Provinces across Canada begin the process of opening the economy. We’ve also relaxed some of the social measures designed to keep COVID-19 under control. The US is ahead of us with many States opening up more sectors and businesses. Are we entering the other side in the battle against SARS-CoV-2? Or are we just getting a small taste of the new normal? Will the economic restart be a walk in the park? The virus will attempt to surge as we attempt that economic restart. Let’s begin the dance.
It’s the May 24 (Victoria Day) Weekend in most of Canada. For our friends in Quebec it’s the National Patriotes Day (Journée nationale des patriotes).
Many more businesses were granted permission to open. In Ontario where I live, we are now ‘allowed’ more interaction but in smaller group settings. Of course, we are to maintain that social distancing and practice common sense.
For now we have the virus under control. Most Provinces have planked COVID-19 to an even greater degree compared to Ontario. Quebec and mostly the Greater Montreal area still faces the greatest challenge.
It is party time in Ontario.
I went for a very long (and very nice) bike ride yesterday. I have never seen so many folks on the Rouge Beach walking path along the lake. It was even busier as I moved into Pickering and Ajax and towards Whitby and it was impossible to practice that 6 feet of social distancing. It was obvious that many were congregating outside of their immediate families.
I toured around and could spot many backyard parties and many front yard or driveway get togethers. You could see that there was the effort to practice social distancing. Of course Canadians relish the warm weather. We’ve been cooped up much of the Winter and then the pandemic piled on with the added need to shelter in place. It’s only natural that we’d be out in full force.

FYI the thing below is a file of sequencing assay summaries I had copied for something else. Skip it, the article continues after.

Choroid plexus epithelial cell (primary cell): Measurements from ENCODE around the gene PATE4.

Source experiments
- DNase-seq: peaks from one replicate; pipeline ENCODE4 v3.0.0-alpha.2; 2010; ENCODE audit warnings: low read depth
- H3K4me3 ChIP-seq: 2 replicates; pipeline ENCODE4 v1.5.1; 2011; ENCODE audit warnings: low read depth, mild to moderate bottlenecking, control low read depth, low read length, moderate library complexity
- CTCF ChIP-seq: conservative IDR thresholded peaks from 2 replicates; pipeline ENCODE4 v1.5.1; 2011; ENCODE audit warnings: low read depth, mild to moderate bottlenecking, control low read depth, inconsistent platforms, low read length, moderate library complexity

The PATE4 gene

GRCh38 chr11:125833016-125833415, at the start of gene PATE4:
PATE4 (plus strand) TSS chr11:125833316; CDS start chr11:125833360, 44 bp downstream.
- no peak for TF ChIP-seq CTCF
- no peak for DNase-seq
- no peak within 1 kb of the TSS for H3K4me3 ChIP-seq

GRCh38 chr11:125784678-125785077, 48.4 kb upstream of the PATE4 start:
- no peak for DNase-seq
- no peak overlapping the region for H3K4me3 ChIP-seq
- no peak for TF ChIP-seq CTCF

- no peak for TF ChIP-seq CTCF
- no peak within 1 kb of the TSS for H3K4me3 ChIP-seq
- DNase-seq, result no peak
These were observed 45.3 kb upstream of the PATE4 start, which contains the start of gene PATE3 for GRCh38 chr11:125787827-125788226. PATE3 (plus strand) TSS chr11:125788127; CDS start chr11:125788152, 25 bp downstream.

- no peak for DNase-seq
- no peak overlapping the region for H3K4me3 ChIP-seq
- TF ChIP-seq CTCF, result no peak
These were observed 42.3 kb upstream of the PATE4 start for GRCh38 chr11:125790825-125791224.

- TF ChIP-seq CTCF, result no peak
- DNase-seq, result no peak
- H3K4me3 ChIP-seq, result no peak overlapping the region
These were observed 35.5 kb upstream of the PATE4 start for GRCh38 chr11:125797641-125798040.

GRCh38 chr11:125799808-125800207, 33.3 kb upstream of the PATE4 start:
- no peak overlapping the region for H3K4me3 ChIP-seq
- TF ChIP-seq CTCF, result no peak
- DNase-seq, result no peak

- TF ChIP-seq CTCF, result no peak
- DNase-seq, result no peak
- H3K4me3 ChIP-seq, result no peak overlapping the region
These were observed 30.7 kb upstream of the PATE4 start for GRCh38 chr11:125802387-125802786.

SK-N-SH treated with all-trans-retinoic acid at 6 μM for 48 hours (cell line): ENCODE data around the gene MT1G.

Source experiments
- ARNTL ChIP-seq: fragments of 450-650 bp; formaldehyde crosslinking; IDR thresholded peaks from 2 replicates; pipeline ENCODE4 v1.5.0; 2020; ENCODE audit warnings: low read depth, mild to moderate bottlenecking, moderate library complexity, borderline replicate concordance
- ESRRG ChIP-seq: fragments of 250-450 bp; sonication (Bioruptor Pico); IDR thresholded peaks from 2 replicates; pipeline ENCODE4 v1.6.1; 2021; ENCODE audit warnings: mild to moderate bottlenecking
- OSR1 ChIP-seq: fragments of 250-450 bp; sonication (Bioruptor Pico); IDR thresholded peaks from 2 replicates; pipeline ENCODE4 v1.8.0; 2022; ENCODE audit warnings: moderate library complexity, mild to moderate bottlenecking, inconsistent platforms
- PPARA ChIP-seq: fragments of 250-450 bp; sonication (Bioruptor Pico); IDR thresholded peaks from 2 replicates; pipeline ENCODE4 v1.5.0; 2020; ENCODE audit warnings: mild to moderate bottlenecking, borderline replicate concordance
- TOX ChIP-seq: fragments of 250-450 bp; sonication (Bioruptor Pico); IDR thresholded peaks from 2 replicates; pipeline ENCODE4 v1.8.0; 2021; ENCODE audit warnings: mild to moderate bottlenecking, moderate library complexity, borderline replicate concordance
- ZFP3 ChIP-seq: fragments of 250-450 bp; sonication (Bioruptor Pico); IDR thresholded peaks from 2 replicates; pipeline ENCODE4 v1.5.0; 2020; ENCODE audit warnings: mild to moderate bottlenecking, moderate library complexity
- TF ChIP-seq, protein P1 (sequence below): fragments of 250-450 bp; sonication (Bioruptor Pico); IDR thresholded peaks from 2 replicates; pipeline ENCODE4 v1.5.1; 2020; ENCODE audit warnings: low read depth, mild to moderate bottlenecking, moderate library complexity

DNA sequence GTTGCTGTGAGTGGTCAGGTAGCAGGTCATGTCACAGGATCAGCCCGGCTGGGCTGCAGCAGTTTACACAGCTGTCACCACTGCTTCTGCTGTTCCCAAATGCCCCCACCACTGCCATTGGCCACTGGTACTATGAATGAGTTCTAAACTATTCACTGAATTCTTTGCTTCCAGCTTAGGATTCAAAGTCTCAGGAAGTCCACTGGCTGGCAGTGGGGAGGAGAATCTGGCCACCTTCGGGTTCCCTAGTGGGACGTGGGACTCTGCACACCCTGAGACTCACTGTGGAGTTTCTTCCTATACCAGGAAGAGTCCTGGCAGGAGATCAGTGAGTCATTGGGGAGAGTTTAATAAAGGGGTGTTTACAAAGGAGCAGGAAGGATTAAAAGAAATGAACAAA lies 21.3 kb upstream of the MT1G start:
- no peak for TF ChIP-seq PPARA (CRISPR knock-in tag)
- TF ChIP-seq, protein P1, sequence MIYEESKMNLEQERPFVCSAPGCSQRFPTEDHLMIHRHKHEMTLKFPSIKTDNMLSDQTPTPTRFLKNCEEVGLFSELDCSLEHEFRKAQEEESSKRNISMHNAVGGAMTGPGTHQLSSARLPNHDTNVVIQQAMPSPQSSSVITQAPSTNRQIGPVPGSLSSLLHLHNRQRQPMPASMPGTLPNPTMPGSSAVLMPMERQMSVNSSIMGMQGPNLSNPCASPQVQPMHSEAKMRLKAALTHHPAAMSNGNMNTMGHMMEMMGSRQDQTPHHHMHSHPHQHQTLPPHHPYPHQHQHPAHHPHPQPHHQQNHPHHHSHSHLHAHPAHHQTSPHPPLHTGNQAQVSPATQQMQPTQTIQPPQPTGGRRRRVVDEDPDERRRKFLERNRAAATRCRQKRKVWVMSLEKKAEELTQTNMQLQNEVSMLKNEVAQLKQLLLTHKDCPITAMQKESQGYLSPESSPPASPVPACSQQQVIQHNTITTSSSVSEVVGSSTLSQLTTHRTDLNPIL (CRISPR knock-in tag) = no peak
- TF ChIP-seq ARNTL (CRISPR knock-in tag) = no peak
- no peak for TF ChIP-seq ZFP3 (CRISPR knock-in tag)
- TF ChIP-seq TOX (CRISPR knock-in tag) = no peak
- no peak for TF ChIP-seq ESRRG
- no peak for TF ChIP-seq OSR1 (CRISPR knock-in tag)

But what we might do to help the cause is wear masks when we know that we will be in tight quarters and in the moments of unavoidable close contact. This, from a Globe and Mail article …
Epidemiologists, immunologists, other doctors and researchers are touting the benefits of masks. A research paper published last month by scientists from Cambridge and University College London, among other research centres, concluded that “without masking, lifting lockdown after nine weeks while keeping social distancing measures will risk a major second wave of the epidemic in 4-5 months’ time.”
An open letter signed this week by 100 scientists and health authorities from around the world said that “requiring fabric mask use in public places could be amongst the most powerful tools to stop the community spread of COVID-19.”
Wear a mask don’t be a party pooper.
Yes, we have to keep practicing the common sense measures. Do your best to keep apart and keep some masks handy. Each Province is obviously monitoring behaviour and new case rates. With any meaningful spike they might shut the whole thing down and cancel Summer. Respect the virus. Remember, it is out there in even greater numbers.
COVID would love to crash your parties.
Support your local businesses.
It will be more than difficult for many businesses to move back to profitability. Quite frankly there are so many businesses and sub sectors that will not survive. That is all part of the new normal. But do your best to support local businesses. Typically, consumers will hunker down and become prolific savers after an economic shock. That’s normal and expected as many are wondering if their job is safe. They wonder if they will get called back to work. Uncertainly breeds caution. For those of you that can afford to spend wisely – spend wisely.
We know from evidence in Asia and the US, that you can open up stores but that does not guarantee that folks will shop.
Here’s a chart that shows some of the hardest hit business categories.
Those are US studies, but it’s reasonable to expect similar patterns and behaviour in Canada.
The good news is the economy is getting shellacked.
Yes that’s also the bad news. But because the economy has already taken such a beating in the first and second quarter, it should not be difficult to generate ‘growth’ in the third and fourth quarters. Much of the firing and furloughing is done. The business sectors that are allowed to restart are hiring or bringing back their workforce. If we are able to manage the economic restart, more businesses will open in stages. That will beget additional hiring and economic activity.
I’m so proud of our kids who both found work. My son sent off an application and was hired ‘on the spot’ with no interview. “Come on in, we need you”. He’s working long days. The garden centre has long line ups, up to 2 hours. Folks are spending. One customer spent over $1,100 yesterday, that got the attention of the staff.